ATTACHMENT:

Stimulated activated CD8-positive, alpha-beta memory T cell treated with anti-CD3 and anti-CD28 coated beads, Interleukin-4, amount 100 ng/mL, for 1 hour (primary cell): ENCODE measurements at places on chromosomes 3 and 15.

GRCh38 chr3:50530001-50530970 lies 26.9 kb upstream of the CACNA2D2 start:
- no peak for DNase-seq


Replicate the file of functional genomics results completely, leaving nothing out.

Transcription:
Stimulated activated CD8-positive, alpha-beta memory T cell treated with anti-CD3 and anti-CD28 coated beads, Interleukin-4, amount 100 ng/mL, for 1 hour (primary cell): ENCODE measurements at places on chromosomes 3 and 15.

GRCh38 chr3:50530001-50530970 lies 26.9 kb upstream of the CACNA2D2 start:
- no peak for DNase-seq